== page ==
Comprehensive biography of the great Soviet war correspondent, novelist, and dissident.
As a young man, Vasily Grossman (1905-1964) ignored advice to change his patronymic from Solomonovich to Semyonovich, embracing his Jewish heritage in a time of pogroms. He was skeptical about the Bolshevik Revolution, writing in his novel Everything Flows, “in February 1917, the path of freedom lay open for Russia. Russia chose Lenin.” Yet, as Moscow-born journalist and historian Popoff (Tolstoy’s False Disciple: The Untold Story of Leo Tolstoy and Vladimir Chertkov, 2014, etc.) writes, Grossman weathered tuberculosis and unsatisfying work as a chemist (not in that alone does he resemble the Italian writer Primo Levi) to embark on a literary career. An early novel presaged themes he would follow in later works, namely the sameness of different totalitarian systems; the similarities between Stalin’s and Hitler’s regimes would emerge in several of his pieces, which did not endear him to the authorities. He traveled with units of the Red Army throughout World War II as a war correspondent, getting into the thick of Stalingrad, Kursk, and, later, Berlin, providing some of the best reportage on any theater of the war: “The dead sleep on the hills,” he wrote of Stalingrad, “near the ruins of factory workshops, in gullies and ravines; they sleep in places where they fought….Sacred land!” His novel Life and Fate, which preoccupied him for years, captured those experiences while repeating his mistrust of totalitarianism. Amazingly, he was not executed, but he constantly ran afoul of Soviet authorities and often endured their “administrative violence.” As Popoff notes in closing, Grossman remains little known in Russia today, in part because of historical amnesia and in part because Vladimir Putin, “who is striving to re-create the Soviet police state," does not brook criticism of Stalin or any equation of Stalinism and Hitlerism.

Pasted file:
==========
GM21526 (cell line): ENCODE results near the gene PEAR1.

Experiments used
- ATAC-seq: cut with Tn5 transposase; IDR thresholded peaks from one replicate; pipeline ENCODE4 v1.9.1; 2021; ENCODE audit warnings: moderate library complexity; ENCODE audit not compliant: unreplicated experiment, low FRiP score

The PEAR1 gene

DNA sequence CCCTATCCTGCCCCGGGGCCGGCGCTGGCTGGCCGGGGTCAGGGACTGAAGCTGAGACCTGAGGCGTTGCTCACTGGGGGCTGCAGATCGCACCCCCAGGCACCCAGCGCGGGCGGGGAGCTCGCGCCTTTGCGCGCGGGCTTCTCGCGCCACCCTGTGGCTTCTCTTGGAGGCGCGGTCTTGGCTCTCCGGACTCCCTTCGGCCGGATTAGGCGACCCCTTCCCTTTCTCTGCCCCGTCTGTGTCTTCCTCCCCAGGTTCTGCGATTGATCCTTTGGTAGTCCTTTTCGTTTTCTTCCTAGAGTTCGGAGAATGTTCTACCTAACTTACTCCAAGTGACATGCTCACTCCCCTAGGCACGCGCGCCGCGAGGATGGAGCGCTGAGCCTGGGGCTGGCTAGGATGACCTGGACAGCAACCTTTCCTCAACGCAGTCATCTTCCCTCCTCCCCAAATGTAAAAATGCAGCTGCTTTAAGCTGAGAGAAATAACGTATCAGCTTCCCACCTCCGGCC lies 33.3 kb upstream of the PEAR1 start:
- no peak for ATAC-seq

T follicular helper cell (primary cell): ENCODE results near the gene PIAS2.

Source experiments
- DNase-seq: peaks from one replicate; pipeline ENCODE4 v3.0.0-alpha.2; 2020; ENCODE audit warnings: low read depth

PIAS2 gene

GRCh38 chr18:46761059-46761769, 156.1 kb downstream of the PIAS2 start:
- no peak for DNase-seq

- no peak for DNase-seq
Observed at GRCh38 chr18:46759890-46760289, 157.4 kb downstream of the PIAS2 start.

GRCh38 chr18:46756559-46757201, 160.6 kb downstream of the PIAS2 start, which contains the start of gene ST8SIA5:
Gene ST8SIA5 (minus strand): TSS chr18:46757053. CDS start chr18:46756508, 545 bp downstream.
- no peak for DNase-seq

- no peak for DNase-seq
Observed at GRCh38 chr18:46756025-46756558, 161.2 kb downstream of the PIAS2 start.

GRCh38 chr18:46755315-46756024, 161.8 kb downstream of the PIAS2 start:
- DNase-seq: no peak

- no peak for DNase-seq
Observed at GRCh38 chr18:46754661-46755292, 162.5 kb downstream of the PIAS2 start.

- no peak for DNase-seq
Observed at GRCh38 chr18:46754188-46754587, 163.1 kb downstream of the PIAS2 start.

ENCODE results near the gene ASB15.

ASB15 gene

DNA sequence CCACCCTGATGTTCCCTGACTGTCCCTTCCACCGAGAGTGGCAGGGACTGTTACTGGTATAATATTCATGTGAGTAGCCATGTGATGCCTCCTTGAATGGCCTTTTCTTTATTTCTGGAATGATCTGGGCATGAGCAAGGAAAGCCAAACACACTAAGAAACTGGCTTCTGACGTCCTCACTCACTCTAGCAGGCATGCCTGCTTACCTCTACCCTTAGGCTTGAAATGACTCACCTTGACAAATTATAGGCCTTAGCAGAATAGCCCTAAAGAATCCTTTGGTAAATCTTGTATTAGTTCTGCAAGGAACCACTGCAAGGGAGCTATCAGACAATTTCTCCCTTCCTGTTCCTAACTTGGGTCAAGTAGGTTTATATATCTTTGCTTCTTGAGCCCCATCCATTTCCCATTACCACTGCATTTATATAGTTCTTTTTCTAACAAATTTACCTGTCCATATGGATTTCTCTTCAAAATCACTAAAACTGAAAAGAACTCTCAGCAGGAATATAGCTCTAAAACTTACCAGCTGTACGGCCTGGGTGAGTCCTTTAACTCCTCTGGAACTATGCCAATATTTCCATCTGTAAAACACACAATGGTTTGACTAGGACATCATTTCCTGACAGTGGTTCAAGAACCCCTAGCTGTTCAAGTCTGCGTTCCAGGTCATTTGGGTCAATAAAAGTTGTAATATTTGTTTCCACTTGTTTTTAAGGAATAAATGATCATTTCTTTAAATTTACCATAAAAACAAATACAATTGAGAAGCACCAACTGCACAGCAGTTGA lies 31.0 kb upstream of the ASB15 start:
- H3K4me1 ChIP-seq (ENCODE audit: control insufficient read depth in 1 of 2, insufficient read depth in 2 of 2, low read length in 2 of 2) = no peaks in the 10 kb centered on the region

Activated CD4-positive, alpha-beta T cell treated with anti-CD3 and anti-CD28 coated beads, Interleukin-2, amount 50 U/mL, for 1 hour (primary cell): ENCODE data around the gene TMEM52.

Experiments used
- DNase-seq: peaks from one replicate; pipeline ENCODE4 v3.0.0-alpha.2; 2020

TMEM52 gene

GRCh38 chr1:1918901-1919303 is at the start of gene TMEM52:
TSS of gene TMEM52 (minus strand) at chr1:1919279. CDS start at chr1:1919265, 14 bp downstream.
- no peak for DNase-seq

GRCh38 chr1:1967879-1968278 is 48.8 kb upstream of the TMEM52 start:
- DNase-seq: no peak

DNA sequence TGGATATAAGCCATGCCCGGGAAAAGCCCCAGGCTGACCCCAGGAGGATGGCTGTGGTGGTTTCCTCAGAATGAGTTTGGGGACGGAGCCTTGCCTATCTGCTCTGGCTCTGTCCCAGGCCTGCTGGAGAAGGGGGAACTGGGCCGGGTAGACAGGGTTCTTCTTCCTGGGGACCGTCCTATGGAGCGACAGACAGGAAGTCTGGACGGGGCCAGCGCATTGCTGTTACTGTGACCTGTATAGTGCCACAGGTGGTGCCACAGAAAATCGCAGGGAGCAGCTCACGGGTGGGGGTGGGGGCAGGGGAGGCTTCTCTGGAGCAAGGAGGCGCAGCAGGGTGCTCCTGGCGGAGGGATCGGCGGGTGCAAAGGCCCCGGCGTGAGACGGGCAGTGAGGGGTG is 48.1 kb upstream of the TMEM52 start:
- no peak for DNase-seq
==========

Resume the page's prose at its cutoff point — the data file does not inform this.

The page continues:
An essential companion to the ongoing reissue campaign, courtesy of the New York Review of Books, of Grossman’s work in English and of interest to students of literature, journalism, and history alike.